World’s Tallest Man Stops Growing Thanks to Radiation Therapy

 

March 16, 2012
Guinness World Record holder for the tallest man, Sultan Kosen, underwent image-guided radiation therapy at the University of Virginia Medical Center to stop a tumor stop causing the overproduction of growth hormones in his pituitary gland. Photo by Paul Michael Hughes/Guinness World Records

March 16, 2012 – The current Guinness World Record holder for the tallest man, Sultan Kosen, won't be posting new records for height anymore, but that's just fine with him. Kosen appears to have stopped growing following radiation therapy treatment at the University of Virginia Medical Center (UVM), earning the medical center a mention in the 2012 Guinness World Records.

In May 2010, 8-foot-3-inch Sultan Kosen, age 29, of Turkey made his first visit to UVA for treatment by endocrinologist Mary Lee Vance, M.D.  Kosen suffers from acromegaly, which is usually caused by a tumor in the pituitary gland. The tumor causes a large amount of growth hormone to be produced, which can lead to gigantism if the excess growth hormone is produced before puberty begins. For 18 years, beginning at age 10, the tumor in Kosen's brain secreted enormous amounts of growth hormone.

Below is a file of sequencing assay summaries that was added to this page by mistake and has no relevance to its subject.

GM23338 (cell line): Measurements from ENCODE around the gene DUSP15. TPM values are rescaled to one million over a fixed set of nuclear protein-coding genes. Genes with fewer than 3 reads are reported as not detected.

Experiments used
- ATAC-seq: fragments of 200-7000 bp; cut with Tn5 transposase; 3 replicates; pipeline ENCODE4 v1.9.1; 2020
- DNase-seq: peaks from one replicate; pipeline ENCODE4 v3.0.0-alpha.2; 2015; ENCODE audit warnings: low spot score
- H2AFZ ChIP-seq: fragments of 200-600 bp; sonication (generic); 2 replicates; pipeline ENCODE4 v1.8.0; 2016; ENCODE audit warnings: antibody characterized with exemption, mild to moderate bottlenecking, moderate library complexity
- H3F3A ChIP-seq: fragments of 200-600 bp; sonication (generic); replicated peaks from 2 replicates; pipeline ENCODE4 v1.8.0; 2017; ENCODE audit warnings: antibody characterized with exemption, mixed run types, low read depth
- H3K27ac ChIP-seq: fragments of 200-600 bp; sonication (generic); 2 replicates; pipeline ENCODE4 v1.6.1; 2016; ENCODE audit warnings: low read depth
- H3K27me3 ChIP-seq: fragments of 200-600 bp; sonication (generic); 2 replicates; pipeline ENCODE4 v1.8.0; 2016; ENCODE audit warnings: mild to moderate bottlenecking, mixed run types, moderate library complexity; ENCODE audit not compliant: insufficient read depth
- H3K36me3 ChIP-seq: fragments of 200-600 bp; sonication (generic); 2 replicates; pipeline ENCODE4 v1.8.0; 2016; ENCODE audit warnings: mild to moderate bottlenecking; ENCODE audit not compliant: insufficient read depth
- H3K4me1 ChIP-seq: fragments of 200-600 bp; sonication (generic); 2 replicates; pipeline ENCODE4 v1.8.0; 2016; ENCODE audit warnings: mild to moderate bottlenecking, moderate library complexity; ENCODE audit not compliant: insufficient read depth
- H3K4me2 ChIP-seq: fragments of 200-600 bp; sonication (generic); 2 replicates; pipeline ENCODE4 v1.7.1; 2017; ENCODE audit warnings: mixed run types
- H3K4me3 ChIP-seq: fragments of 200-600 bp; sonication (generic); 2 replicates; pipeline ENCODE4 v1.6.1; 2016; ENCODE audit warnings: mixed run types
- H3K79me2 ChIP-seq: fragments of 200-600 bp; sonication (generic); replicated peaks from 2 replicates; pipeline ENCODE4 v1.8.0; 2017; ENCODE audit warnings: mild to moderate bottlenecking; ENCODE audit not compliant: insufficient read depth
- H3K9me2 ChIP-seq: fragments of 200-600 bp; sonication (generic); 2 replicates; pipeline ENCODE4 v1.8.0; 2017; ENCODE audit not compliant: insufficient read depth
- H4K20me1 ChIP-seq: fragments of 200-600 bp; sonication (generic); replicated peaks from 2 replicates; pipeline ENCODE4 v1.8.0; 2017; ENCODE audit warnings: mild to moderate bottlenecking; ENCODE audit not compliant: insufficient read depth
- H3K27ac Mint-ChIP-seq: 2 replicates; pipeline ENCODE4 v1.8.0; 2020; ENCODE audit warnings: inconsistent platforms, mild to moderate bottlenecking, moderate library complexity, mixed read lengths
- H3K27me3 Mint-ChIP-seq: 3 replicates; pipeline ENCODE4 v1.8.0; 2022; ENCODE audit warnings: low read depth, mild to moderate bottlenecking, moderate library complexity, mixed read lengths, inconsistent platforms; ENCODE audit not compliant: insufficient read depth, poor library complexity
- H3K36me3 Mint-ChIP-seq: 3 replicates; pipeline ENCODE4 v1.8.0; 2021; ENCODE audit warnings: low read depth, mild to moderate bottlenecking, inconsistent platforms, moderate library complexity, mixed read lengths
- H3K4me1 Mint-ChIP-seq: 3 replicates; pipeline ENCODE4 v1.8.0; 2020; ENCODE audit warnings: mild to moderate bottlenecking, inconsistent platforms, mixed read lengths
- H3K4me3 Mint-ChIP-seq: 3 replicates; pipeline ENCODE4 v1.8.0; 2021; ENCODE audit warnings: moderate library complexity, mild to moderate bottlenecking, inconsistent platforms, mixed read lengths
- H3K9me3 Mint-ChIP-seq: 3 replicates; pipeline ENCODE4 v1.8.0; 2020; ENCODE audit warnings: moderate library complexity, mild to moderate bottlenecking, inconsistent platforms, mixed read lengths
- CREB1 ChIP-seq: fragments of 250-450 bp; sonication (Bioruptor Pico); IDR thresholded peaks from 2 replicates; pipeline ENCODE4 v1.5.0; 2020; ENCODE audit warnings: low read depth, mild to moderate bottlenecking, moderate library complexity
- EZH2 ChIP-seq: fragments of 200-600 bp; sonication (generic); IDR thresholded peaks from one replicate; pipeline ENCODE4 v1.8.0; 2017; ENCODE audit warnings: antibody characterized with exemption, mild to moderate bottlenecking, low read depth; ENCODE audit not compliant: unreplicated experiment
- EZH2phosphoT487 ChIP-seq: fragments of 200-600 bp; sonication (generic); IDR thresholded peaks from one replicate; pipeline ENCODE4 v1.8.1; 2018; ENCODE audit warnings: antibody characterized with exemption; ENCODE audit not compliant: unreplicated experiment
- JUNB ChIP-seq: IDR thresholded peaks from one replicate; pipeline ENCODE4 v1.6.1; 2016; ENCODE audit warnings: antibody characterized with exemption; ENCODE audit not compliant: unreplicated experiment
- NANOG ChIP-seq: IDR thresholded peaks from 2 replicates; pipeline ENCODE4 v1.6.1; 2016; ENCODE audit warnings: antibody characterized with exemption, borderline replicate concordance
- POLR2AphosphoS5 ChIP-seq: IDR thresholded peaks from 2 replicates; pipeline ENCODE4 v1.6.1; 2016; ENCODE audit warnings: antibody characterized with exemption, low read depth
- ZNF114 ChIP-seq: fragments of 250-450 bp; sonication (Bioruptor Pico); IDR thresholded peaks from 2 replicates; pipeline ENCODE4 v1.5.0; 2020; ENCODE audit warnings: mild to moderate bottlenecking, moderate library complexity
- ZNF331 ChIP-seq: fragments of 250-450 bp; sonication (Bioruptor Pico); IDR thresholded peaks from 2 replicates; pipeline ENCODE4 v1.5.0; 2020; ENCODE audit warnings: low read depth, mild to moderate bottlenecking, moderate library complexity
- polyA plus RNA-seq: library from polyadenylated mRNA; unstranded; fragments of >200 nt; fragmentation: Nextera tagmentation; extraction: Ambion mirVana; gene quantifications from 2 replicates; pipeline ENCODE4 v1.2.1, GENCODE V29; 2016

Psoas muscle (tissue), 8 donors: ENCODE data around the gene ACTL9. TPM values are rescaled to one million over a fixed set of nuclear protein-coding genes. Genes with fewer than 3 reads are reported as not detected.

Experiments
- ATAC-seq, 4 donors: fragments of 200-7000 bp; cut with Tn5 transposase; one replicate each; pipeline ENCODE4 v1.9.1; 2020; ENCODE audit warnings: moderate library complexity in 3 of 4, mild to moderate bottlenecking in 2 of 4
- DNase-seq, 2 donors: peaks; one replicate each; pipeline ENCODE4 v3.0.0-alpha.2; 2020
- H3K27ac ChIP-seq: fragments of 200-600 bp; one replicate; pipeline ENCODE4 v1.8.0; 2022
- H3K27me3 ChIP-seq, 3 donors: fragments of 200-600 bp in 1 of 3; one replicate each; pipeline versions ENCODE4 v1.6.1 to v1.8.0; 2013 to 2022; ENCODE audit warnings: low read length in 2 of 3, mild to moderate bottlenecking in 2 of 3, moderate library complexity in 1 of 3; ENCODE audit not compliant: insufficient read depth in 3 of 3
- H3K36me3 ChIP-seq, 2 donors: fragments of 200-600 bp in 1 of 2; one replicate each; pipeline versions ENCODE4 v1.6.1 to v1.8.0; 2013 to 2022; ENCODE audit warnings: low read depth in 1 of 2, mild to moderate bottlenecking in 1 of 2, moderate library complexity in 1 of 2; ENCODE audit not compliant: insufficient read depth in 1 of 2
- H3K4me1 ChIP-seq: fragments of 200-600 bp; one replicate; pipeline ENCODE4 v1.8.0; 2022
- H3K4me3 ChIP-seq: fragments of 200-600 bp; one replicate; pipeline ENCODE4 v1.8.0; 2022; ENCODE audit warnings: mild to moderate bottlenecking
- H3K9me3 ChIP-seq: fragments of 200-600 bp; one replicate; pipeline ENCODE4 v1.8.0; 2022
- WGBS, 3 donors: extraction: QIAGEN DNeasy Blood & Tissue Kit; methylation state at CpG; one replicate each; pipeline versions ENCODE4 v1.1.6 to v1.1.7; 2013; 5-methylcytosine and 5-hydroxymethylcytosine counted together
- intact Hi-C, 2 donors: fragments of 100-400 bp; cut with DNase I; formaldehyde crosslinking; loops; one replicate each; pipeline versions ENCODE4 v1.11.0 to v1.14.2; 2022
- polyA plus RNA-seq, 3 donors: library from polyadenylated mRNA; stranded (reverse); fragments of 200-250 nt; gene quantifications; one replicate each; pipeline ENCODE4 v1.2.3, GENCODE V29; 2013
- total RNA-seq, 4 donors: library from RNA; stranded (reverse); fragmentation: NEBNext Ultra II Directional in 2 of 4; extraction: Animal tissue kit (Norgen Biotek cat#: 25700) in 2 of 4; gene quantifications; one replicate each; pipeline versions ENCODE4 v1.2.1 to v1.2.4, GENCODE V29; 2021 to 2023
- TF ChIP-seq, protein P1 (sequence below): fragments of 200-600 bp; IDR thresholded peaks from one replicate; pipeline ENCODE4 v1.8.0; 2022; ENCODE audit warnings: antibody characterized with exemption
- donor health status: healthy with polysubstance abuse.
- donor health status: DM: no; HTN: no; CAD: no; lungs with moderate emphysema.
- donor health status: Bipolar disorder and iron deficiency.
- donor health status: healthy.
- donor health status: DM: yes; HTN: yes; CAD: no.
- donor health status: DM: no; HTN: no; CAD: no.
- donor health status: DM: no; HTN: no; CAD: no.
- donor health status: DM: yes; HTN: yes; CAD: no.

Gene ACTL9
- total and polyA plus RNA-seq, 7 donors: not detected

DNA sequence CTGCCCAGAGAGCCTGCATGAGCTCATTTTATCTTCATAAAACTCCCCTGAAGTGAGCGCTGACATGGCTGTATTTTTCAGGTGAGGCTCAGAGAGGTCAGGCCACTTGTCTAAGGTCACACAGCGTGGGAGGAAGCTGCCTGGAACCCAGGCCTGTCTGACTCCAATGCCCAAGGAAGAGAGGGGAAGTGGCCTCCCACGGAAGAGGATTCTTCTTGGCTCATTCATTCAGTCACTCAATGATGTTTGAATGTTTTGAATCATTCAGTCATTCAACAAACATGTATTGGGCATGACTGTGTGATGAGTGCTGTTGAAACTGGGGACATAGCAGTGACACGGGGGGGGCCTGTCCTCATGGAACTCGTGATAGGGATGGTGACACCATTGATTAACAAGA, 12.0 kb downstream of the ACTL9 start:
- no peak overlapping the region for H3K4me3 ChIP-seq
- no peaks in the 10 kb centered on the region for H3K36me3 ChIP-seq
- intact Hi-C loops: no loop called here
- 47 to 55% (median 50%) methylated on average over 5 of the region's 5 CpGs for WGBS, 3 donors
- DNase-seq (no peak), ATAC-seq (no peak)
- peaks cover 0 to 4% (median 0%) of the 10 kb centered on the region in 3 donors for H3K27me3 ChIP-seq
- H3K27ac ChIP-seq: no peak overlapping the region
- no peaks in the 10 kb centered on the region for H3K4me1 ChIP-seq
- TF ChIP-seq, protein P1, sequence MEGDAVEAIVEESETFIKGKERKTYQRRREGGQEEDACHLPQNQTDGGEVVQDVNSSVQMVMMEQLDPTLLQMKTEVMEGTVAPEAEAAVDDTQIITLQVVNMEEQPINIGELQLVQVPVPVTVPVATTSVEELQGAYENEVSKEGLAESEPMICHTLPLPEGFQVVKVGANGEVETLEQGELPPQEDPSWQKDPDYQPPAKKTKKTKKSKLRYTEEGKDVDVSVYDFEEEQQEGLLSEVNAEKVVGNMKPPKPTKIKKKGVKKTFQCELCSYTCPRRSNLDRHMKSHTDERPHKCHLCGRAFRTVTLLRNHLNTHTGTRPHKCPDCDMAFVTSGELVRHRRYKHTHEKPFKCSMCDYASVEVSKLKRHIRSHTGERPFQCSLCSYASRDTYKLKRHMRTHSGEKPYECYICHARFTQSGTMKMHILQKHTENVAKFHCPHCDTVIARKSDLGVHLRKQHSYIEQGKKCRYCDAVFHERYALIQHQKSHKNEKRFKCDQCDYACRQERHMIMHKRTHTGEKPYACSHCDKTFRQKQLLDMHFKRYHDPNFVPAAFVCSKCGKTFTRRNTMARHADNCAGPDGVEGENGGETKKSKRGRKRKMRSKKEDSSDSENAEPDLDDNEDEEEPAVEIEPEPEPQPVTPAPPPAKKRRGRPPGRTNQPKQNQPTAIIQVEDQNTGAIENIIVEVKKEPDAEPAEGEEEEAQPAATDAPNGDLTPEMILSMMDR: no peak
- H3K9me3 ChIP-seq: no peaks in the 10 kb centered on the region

The condition can cause a range of health problems, Vance says. “His skeleton just can’t support him,” she said.

Vance placed Kosen on a new medication that could potentially help control the production of growth hormone and stop his continued growth. Because Kosen’s pituitary tumor had spread to areas of his brain where doctors could not safely perform open surgery, UVA neurosurgeon Jason Sheehan, M.D., then performed Gamma Knife radiosurgery in August 2010.

Gamma Knife radiosurgery is a noninvasive procedure that delivers 192 focused, low-intensity radiation beams guided by magnetic resonance imaging (MRI) to a specific spot in a patient’s body – in this case, Kosen’s pituitary tumor.

About three months ago, Kosen’s doctors in Turkey told Sheehan that Kosen has stopped growing. “The treatments that we provided at the University of Virginia have stopped the production of his excess growth hormone and stopped the growth of the tumor itself,” Sheehan said.

Kosen’s listing in the 2012 edition of Guinness World Records cites his treatment at UVA, though Vance and Sheehan are happiest that they were able to provide effective care.

“Treating someone 8 feet 3 inches tall is no different from treating someone 5 feet 10 inches tall,” Vance said. “The important thing is to stop the production of the excess growth hormone.”

“I’m most pleased that we were able to help Sultan,” Sheehan added. “If he had continued to grow, it would have been life-threatening.”

For more information: www.guinnessworldrecords.com/world-records/size/tallest-man-living, www.elekta.com